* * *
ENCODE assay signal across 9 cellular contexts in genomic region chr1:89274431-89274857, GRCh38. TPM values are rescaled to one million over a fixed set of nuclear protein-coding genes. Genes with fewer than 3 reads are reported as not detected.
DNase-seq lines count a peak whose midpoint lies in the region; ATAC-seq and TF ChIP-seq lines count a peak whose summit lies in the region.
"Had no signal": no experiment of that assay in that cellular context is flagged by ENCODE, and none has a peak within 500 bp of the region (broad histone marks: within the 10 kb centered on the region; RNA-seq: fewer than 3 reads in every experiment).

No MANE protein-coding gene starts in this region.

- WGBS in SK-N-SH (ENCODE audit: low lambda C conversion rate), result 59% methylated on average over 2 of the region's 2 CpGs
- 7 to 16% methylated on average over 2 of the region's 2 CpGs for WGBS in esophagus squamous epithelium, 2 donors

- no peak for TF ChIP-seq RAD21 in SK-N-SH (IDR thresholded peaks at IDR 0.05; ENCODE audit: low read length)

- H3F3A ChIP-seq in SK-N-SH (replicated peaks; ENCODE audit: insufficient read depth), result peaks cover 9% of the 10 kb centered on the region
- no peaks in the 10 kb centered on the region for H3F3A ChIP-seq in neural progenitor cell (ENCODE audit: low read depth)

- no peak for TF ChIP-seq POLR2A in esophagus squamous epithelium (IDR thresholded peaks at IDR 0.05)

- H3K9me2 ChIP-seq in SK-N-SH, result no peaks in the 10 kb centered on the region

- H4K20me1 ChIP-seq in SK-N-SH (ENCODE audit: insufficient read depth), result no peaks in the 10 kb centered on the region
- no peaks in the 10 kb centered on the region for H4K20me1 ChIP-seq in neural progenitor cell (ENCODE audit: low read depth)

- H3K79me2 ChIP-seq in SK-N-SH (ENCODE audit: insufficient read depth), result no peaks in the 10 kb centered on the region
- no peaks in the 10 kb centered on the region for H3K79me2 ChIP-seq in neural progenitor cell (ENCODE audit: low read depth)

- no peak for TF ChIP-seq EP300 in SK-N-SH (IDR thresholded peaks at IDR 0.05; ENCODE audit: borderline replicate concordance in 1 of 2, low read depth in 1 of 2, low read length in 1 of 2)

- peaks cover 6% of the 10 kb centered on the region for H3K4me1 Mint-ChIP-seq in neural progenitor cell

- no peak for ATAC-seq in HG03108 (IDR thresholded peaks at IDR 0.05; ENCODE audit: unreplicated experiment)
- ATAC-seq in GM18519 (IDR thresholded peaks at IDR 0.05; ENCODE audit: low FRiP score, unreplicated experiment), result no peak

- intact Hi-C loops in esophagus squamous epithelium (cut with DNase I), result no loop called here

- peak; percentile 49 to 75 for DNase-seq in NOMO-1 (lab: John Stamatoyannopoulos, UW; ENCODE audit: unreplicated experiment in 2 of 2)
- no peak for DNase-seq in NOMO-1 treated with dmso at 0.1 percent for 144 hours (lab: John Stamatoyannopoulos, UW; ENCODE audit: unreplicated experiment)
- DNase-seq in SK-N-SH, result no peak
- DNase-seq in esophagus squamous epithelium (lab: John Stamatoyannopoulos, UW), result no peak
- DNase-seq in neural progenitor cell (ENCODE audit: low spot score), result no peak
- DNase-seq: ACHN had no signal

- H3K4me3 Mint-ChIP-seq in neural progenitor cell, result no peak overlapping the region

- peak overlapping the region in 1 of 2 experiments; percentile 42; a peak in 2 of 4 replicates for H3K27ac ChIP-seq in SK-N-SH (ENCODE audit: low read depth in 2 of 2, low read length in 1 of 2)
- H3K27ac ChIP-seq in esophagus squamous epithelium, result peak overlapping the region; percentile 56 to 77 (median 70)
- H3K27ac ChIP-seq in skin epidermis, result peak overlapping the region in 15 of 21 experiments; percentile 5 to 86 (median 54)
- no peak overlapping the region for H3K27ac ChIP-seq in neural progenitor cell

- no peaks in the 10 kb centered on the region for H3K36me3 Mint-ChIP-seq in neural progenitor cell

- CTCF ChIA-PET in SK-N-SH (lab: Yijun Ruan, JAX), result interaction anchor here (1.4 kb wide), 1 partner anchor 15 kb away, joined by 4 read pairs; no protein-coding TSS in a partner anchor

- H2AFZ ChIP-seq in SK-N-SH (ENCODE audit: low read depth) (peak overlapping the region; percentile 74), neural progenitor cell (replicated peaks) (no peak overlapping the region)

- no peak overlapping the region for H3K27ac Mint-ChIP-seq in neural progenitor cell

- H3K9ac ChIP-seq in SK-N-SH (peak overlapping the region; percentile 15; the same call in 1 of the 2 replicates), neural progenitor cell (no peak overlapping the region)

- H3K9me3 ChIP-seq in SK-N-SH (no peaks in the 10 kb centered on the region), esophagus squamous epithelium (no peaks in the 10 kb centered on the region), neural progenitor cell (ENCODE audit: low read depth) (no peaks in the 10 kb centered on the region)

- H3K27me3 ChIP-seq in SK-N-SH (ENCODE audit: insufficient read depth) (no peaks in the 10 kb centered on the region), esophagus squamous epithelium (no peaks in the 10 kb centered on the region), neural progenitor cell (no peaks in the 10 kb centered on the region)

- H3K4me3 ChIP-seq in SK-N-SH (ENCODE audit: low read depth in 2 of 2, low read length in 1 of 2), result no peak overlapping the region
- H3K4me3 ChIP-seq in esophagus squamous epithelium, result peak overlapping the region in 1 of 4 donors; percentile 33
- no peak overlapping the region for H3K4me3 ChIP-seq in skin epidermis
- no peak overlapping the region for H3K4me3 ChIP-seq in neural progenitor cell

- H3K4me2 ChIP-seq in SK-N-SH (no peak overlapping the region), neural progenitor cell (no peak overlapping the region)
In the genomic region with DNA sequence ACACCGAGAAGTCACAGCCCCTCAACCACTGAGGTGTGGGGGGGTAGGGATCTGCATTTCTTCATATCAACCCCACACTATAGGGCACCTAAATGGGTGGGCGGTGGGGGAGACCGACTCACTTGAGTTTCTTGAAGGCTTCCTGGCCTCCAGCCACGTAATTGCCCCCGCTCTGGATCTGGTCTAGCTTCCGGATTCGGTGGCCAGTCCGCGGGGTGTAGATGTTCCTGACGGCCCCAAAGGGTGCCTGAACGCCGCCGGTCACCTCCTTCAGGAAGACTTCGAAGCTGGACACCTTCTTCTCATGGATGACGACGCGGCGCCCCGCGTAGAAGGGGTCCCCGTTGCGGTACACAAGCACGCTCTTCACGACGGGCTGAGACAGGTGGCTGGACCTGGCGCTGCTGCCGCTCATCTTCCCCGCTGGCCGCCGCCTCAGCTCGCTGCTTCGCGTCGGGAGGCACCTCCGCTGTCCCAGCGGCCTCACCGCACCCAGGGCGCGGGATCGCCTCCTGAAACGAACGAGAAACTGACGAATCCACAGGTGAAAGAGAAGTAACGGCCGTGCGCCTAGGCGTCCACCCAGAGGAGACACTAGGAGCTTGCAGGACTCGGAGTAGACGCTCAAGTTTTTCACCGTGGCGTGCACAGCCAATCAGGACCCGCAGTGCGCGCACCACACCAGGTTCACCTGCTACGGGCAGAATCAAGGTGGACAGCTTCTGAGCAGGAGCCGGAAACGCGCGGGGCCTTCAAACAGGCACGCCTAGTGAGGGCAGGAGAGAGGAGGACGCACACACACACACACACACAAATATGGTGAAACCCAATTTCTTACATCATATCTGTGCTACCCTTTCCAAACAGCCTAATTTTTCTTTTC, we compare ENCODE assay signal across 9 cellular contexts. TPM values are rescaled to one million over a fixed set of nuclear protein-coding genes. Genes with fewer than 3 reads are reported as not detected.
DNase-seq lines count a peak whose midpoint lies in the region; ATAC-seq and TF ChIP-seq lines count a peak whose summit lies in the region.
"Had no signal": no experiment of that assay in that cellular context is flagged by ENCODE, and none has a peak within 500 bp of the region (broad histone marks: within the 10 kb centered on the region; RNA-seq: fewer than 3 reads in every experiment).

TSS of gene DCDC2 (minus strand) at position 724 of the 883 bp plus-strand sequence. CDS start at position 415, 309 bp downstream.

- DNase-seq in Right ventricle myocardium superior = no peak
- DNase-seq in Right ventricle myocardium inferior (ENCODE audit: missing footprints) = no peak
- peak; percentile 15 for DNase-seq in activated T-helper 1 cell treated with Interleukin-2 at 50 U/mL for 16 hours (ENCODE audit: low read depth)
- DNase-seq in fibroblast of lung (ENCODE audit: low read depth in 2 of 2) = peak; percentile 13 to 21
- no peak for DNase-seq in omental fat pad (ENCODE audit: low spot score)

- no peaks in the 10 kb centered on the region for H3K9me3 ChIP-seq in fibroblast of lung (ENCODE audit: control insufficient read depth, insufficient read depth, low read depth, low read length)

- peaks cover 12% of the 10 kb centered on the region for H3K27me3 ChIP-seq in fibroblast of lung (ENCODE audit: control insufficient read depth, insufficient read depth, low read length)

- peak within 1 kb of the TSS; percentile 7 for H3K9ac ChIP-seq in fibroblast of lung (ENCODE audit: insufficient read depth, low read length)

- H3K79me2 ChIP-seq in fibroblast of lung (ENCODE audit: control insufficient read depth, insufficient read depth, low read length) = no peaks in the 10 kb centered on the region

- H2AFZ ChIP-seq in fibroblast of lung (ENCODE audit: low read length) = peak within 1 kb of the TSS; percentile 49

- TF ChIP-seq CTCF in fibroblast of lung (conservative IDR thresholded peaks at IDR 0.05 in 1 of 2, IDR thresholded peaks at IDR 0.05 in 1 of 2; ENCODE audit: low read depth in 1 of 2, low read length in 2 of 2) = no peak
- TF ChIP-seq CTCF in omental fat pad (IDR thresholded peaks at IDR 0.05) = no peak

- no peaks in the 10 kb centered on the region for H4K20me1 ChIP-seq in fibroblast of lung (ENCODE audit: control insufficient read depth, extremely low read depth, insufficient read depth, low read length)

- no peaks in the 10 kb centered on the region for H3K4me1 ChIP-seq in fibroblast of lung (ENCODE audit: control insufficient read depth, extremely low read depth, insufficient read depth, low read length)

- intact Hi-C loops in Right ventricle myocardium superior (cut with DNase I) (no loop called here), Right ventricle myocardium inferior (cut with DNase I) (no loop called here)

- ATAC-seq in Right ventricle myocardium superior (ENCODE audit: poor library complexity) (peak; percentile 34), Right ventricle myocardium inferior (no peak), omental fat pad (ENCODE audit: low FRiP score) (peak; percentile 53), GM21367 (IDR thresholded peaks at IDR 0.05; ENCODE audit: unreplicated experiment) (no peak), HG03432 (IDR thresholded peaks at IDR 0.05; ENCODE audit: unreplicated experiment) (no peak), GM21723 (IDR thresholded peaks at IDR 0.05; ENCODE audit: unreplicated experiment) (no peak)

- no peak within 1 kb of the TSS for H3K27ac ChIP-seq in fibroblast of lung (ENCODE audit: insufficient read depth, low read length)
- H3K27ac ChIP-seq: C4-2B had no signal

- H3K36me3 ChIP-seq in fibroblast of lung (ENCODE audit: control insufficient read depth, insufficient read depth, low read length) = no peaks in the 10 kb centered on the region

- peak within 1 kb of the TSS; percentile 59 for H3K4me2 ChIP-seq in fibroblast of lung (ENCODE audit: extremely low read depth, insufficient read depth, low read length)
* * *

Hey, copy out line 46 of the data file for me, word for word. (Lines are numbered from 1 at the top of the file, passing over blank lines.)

"Had no signal": no experiment of that assay in that cellular context is flagged by ENCODE, and none has a peak within 500 bp of the region (broad histone marks: within the 10 kb centered on the region; RNA-seq: fewer than 3 reads in every experiment).